Mazimising Herb Safety

Although the majority of herbs are safe to use under any circumstances, here are a few tips to make them even safer.

Five basic safety guidelines

Everyone must be sensible when using herbs, especially when taking them for medicinal purposes. The following five simple guidelines will help ensure your safety.

1. Start with one formula at a time

Try not to be tempted to give the body all it needs in one go! The body needs a chance to adapt and change and you need to be patient with herbal remedies. Start with one or two new herbs at a time. Take these herbs for two weeks and then add another formula or two.

2. Begin with a low dose and work your way up

You can check your sensitivity to a herb or formula by starting with half the dose. Take this low dose for two to three days. If you notice a positive effect or none at all then try increasing to the full therapeutic dose. If you believe that you feel mild side effects such as a headache, continue taking the herb for another five days and then re-evaluate. If you continue to feel the side effects or if they are stronger at any time then discontinue them and consult your herbalist or practitioner.

3. Pay attention to quality

Herbs are grown in countries all around the world and some of these countries allow the use of herbicides and pesticides to be used during the growing of the herbs. A number of herbs will also absorb heavy metals from some fertilisers.

Where possible choose organically grown herbs.

4. If you have a serious health condition consult you health professional

If you are unable to consult with a herb-savvy health professional or herbalist then use only mild herbs in light to moderate doses and read the information that is available about the herbs and their actions.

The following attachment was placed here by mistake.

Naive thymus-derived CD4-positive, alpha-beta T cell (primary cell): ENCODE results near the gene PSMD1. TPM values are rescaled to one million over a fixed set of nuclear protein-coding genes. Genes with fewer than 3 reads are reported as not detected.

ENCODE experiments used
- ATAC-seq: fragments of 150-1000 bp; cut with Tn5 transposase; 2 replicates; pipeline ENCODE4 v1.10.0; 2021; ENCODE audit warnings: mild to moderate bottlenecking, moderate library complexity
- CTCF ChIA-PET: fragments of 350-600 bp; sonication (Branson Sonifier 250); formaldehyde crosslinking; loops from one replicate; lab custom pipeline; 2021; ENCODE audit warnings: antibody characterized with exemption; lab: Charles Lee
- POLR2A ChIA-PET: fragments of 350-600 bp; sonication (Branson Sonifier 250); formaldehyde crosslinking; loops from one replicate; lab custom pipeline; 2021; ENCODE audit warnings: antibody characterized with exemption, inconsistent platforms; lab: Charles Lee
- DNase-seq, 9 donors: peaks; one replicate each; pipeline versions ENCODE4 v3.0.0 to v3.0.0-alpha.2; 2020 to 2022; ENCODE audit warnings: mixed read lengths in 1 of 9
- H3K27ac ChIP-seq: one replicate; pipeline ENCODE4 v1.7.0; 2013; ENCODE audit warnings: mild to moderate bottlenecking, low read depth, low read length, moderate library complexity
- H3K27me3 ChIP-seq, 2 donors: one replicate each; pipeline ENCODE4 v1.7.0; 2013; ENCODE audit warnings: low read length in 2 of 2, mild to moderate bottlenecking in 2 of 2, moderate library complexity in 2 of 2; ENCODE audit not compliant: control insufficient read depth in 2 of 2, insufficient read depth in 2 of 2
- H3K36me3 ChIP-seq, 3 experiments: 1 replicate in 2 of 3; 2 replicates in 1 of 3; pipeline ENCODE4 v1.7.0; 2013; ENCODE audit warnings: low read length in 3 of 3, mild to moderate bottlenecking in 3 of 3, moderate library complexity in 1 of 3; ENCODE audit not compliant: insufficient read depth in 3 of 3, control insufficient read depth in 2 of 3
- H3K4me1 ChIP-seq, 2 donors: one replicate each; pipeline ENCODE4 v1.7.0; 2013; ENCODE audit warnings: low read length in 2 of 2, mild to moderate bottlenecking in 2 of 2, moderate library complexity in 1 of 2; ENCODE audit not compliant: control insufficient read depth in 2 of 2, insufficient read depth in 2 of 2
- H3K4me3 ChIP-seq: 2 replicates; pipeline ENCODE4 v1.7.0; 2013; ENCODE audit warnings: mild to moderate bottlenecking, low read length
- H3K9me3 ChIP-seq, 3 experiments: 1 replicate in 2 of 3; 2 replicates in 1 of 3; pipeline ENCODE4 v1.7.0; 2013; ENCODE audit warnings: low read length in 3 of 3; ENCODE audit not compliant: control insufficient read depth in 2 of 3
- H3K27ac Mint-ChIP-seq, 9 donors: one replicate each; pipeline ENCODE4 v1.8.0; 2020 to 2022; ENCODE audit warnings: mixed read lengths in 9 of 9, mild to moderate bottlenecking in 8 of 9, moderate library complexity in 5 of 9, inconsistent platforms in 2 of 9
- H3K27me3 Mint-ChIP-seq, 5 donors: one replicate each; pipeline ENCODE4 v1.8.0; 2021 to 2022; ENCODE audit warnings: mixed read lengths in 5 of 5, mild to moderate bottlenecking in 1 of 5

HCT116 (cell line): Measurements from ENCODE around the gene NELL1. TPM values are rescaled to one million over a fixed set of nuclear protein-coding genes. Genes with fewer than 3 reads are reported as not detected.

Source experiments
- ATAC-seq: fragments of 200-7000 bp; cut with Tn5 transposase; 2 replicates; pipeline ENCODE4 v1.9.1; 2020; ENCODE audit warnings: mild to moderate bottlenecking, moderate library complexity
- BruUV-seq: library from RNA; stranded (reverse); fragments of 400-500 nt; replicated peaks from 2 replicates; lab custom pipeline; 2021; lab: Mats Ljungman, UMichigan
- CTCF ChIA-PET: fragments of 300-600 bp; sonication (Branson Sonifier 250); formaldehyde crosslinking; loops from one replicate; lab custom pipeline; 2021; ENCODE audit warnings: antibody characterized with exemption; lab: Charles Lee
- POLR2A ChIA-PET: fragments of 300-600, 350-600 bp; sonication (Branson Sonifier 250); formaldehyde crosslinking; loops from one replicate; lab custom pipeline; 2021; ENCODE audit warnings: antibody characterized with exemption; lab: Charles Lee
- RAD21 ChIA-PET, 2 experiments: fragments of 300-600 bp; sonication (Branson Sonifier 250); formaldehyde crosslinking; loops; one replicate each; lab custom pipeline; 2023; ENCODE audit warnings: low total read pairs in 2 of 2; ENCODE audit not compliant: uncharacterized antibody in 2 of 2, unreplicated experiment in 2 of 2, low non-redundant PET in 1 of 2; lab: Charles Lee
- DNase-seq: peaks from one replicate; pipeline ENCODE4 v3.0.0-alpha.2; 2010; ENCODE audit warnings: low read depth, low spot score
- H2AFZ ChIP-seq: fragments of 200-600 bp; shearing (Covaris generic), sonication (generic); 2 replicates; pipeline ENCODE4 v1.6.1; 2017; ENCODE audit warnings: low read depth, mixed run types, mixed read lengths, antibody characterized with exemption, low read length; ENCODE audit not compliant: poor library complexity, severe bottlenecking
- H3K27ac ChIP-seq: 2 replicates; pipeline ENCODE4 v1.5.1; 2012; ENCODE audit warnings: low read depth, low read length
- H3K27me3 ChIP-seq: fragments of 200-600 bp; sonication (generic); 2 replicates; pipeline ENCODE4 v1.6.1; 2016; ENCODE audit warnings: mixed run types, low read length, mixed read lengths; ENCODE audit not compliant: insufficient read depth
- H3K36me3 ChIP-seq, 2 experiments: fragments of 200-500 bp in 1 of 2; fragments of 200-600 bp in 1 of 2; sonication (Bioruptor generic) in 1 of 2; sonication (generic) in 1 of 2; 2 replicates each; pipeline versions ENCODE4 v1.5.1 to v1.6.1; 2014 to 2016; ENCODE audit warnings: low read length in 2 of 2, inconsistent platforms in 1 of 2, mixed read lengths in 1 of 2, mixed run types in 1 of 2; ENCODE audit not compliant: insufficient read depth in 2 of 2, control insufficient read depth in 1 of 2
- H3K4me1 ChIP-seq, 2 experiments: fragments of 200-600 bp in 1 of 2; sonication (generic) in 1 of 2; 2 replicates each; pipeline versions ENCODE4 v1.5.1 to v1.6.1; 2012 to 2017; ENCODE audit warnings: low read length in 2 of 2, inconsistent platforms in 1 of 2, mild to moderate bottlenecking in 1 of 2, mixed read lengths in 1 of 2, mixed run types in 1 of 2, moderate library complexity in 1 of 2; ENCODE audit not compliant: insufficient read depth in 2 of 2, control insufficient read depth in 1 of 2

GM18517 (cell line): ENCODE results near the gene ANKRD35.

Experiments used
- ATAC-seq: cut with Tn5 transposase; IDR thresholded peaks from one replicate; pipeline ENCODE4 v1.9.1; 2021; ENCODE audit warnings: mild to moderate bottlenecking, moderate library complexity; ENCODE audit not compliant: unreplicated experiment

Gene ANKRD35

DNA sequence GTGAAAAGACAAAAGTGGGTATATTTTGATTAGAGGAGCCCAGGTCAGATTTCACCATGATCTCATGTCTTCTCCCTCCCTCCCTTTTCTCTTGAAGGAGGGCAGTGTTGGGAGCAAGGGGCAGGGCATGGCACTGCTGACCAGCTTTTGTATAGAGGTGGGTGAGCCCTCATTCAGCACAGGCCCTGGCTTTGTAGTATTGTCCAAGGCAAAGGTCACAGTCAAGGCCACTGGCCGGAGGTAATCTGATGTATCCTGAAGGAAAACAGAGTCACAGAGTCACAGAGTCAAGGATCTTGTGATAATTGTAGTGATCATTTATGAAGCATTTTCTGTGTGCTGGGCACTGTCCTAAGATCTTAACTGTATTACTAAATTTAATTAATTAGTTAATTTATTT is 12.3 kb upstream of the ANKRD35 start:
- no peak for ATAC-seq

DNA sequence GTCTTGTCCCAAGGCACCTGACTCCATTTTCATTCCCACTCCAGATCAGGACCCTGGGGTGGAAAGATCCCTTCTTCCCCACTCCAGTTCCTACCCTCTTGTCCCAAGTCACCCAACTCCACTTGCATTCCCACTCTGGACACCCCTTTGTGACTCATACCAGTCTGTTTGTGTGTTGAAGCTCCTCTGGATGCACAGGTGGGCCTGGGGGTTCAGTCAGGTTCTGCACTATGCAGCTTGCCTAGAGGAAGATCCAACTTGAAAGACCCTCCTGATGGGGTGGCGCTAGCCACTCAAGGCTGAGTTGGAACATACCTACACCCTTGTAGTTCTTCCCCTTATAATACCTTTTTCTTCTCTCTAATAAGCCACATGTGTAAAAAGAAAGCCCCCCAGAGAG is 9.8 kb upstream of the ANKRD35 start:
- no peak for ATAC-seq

5. Understand the nature of a 'healing crisis' - when feeling bad is not necessarily bad

A healing crisis is a short period of discomfort resulting from your body's attempt to remove toxic material from the system to help heal itself. This is a common response to a new herb or herbal formula and it is sometimes necessary in order to get well.

Years of accumulated waste matter can be stored in your fat tissues, liver and other organs. Herbs that are cleansers and those that work on the liver are well renowned for bringing on a cleansing response and therefore a healing crisis. In this process the toxins are put into the bloodstream and the body again has the job of removing them.

The herbs assist the elimination process and they are removed through the kidneys and bowels and also the skin. As they circulate through the system they can produce symptoms such as nausea, dizziness, headaches, rashes, fatigue, irritability and even anger. If you experience some of these symptoms it is a sign that your body is doing what is needed. Try to stay with the herbs but you might want to reduce the dose for one or two weeks.

Drink a few cups of pure water or elderflower tea with half a squeeze of fresh lemon juice throughout the day. If the symptoms clear you can be fairly certain that you are on the right track.